Wednesday, December 11, 2002

Drug-related loitering hit

Citizens tell council they want action

By Gregory Korte
The Cincinnati Enquirer

When Cincinnati City Council solicited public input on a proposed drug-loitering law Tuesday, few of the three dozen people who came talked about the law itself.

Instead, council members heard story after story - some quite personal - about residents' experiences with drug dealers, drug users and drug violence.

And for the most part, City Council members did something unusual, too: They sat quietly and listened.

Cincinnati Councilman David Pepper proposes a misdemeanor anti-loitering ordinance to attack open-air drug dealing.

The ordinance would:
• Ban public loitering that exhibits the "manifest intent" to engage in drug dealing, as demonstrated by a combination of clear acts, such as regularly stopping cars or persons, concealing items from public view, fleeing upon viewing a police officer, operating as a police spotter and other indications of drug dealing activity.
• Require that before any arrest, officers ask suspects to explain the activity.

Charlotte Wethington told the story of her 23-year-old son, Casey, who died of a drug overdose in August.

"As a mom, this is going to be a real tough Christmas for us," she said, crying. "Our life is forever changed. Forever. And it's all because my son was allowed to buy drugs on the streets of the city of Cincinnati."

Gina Strohm of Indian Hill showed City Council the bullets she pulled out of Over-the-Rhine properties her father owns.

"I want to know why you guys, if you've been listening to this for so long, haven't done something more," she admonished the council members. "I'm appalled by the inaction. It's taken over, and you know it."

Hal McKinney brought a bag of garbage to show the litter drug dealers had left in Northside. "They're not just violating drug laws. They're violating every law," he said.

Amos Robinson spoke of his observation in College Hill. "I've watched in College Hill over the summer. The young boys get out of school, and they go immediately into drug training. They don't get a summer job."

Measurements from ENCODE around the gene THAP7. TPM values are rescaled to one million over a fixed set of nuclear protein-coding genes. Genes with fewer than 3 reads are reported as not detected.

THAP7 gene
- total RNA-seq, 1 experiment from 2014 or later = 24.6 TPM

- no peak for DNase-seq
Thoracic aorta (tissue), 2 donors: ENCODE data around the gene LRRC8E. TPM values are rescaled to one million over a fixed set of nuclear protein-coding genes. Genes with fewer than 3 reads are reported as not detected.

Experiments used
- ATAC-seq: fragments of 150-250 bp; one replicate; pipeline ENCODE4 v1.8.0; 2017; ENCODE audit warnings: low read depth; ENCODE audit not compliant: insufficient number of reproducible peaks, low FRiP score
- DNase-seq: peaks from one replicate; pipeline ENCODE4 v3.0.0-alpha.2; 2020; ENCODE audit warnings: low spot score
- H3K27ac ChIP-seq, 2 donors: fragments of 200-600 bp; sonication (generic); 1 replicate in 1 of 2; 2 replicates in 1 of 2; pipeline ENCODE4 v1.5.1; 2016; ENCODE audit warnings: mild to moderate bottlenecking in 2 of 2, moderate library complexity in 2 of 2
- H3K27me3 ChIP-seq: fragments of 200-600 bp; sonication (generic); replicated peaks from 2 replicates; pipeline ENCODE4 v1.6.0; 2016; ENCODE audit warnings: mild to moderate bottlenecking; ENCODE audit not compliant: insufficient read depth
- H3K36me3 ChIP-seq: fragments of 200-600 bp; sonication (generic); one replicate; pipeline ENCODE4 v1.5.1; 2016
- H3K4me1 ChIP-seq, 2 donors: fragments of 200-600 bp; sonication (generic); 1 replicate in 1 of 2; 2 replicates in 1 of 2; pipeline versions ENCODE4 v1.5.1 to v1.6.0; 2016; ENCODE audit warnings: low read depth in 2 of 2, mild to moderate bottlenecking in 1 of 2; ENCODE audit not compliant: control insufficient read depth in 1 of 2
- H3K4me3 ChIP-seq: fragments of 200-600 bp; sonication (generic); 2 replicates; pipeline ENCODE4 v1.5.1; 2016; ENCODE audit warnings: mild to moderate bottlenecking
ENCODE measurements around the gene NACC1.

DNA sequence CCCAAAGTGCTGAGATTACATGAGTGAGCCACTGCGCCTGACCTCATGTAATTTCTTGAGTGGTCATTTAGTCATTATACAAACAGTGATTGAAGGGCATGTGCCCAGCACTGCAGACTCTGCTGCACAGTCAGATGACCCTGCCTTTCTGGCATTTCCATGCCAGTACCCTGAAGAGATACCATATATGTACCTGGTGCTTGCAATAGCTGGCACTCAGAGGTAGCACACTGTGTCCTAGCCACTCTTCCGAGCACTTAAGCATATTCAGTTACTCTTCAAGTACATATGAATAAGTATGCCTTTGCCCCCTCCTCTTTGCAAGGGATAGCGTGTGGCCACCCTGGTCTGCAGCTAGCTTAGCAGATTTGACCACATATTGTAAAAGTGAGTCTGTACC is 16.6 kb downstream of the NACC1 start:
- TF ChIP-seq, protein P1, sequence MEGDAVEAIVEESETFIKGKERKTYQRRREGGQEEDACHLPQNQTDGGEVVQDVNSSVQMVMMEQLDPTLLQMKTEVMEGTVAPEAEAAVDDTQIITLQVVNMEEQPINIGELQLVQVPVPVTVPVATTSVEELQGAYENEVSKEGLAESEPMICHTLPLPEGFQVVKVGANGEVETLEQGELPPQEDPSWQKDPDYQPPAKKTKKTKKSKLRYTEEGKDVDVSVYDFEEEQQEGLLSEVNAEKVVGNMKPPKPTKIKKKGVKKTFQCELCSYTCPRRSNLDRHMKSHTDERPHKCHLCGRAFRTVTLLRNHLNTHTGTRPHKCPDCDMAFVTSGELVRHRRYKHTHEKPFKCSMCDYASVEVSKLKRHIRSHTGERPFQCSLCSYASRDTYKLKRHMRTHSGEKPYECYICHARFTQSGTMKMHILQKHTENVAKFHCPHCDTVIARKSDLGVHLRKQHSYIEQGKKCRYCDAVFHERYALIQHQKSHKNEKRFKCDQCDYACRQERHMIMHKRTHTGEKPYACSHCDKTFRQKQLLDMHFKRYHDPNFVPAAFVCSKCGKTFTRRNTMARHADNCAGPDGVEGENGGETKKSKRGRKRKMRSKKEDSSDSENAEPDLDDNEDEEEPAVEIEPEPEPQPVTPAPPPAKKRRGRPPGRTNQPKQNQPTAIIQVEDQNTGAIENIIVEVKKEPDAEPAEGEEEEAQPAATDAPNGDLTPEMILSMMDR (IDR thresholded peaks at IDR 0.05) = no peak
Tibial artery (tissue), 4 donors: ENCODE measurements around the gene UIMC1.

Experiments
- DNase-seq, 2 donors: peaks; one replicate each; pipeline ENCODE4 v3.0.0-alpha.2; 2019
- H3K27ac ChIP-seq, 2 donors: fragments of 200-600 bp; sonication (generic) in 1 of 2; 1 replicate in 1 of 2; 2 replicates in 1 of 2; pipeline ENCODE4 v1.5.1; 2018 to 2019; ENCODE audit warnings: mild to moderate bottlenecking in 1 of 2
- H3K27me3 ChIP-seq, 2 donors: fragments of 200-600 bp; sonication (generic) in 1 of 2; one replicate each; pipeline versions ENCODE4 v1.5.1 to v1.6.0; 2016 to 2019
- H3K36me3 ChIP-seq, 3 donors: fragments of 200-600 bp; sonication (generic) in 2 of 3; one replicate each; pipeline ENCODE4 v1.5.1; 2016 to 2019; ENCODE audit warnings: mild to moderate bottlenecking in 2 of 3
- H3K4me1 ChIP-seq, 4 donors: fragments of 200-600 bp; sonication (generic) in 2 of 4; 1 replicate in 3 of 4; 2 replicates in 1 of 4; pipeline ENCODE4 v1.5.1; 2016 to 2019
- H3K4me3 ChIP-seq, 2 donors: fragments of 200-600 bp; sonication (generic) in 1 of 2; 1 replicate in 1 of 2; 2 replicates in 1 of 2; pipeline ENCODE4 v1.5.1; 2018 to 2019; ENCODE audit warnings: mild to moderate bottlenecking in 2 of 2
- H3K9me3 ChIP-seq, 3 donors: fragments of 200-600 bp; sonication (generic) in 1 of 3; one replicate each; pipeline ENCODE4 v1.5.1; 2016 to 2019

And on and on.

Councilman David Pepper said he called for the hearing to hear directly from residents about the "open-air drug markets" found in many inner-city neighborhoods.

Mr. Pepper said he'll take that input into account as he crafts an ordinance that would outlaw loitering "with the purpose of engaging in drug-related activity."

The drug-loitering law would allow police to arrest drug dealers even if they can't prove drugs changed hands.

Under the law, activity like stopping cars, exchanging money and small packages, and running at the sight of police - taken together - would be enough reason for police officers to ask suspects to explain their activity.

Mr. Pepper said similar laws have been upheld elsewhere. But civil rights activists worry that innocent young men - especially blacks - may get caught up in the dragnet.

Sam Nellom, president of the Bond Hill Community Council, said he supported the law.

But he also noted, "Some of them are not drug dealers, but people who have nothing else to do - young people, mainly. And we need to protect their right to gather."

Kenneth Lawson, a criminal defense lawyer who has represented groups suing the city for racial profiling, said the law would give police officers an excuse to harass anyone standing on a corner.

"The law, like all these other ones that come out of City Council in the name of fighting drugs, has a serious impact on African-Americans and African-American males," he said in an interview.

"We realize there are a lot of people out there dealing drugs, but there are a lot of people standing on the corner on a hot summer night just because it's too hot to sleep inside."

Police Chief Tom Streicher sat through the nearly two-hour meeting Monday and listened throughout. He said he wouldn't take a position on the proposal, but promised that any law passed by council would be "aggressively enforced."


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